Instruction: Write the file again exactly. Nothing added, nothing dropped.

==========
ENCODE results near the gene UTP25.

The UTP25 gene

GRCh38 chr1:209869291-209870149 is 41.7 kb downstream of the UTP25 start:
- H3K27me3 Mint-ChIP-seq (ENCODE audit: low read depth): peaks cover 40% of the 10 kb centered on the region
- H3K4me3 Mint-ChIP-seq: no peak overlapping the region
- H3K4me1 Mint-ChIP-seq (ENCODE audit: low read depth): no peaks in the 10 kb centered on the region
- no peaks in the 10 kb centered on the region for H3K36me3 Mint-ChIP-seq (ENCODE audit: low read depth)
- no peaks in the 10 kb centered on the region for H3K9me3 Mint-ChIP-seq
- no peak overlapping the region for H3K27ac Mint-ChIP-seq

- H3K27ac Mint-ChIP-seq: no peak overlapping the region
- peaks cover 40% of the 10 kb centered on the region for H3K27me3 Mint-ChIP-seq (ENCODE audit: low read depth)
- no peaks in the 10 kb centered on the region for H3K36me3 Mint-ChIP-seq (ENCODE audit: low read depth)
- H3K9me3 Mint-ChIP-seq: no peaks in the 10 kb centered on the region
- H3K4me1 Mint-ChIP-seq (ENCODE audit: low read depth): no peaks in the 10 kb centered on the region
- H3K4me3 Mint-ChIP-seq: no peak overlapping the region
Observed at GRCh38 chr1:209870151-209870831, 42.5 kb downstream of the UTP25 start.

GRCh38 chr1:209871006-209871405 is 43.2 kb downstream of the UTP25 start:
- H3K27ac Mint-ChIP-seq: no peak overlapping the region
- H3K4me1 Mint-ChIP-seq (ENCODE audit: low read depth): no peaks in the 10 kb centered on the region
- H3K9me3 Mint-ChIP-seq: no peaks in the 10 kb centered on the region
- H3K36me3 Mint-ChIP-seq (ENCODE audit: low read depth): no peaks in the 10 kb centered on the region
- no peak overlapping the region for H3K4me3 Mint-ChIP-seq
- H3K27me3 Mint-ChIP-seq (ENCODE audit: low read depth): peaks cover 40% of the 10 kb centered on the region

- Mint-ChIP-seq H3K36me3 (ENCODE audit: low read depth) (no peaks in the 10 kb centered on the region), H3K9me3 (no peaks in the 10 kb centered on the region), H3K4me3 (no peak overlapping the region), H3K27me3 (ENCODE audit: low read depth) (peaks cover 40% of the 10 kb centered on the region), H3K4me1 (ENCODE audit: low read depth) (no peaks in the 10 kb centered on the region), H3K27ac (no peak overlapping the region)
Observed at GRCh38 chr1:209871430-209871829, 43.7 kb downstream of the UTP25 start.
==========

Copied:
ENCODE results near the gene UTP25.

The UTP25 gene

GRCh38 chr1:209869291-209870149 is 41.7 kb downstream of the UTP25 start:
- H3K27me3 Mint-ChIP-seq (ENCODE audit: low read depth): peaks cover 40% of the 10 kb centered on the region
- H3K4me3 Mint-ChIP-seq: no peak overlapping the region
- H3K4me1 Mint-ChIP-seq (ENCODE audit: low read depth): no peaks in the 10 kb centered on the region
- no peaks in the 10 kb centered on the region for H3K36me3 Mint-ChIP-seq (ENCODE audit: low read depth)
- no peaks in the 10 kb centered on the region for H3K9me3 Mint-ChIP-seq
- no peak overlapping the region for H3K27ac Mint-ChIP-seq

- H3K27ac Mint-ChIP-seq: no peak overlapping the region
- peaks cover 40% of the 10 kb centered on the region for H3K27me3 Mint-ChIP-seq (ENCODE audit: low read depth)
- no peaks in the 10 kb centered on the region for H3K36me3 Mint-ChIP-seq (ENCODE audit: low read depth)
- H3K9me3 Mint-ChIP-seq: no peaks in the 10 kb centered on the region
- H3K4me1 Mint-ChIP-seq (ENCODE audit: low read depth): no peaks in the 10 kb centered on the region
- H3K4me3 Mint-ChIP-seq: no peak overlapping the region
Observed at GRCh38 chr1:209870151-209870831, 42.5 kb downstream of the UTP25 start.

GRCh38 chr1:209871006-209871405 is 43.2 kb downstream of the UTP25 start:
- H3K27ac Mint-ChIP-seq: no peak overlapping the region
- H3K4me1 Mint-ChIP-seq (ENCODE audit: low read depth): no peaks in the 10 kb centered on the region
- H3K9me3 Mint-ChIP-seq: no peaks in the 10 kb centered on the region
- H3K36me3 Mint-ChIP-seq (ENCODE audit: low read depth): no peaks in the 10 kb centered on the region
- no peak overlapping the region for H3K4me3 Mint-ChIP-seq
- H3K27me3 Mint-ChIP-seq (ENCODE audit: low read depth): peaks cover 40% of the 10 kb centered on the region

- Mint-ChIP-seq H3K36me3 (ENCODE audit: low read depth) (no peaks in the 10 kb centered on the region), H3K9me3 (no peaks in the 10 kb centered on the region), H3K4me3 (no peak overlapping the region), H3K27me3 (ENCODE audit: low read depth) (peaks cover 40% of the 10 kb centered on the region), H3K4me1 (ENCODE audit: low read depth) (no peaks in the 10 kb centered on the region), H3K27ac (no peak overlapping the region)
Observed at GRCh38 chr1:209871430-209871829, 43.7 kb downstream of the UTP25 start.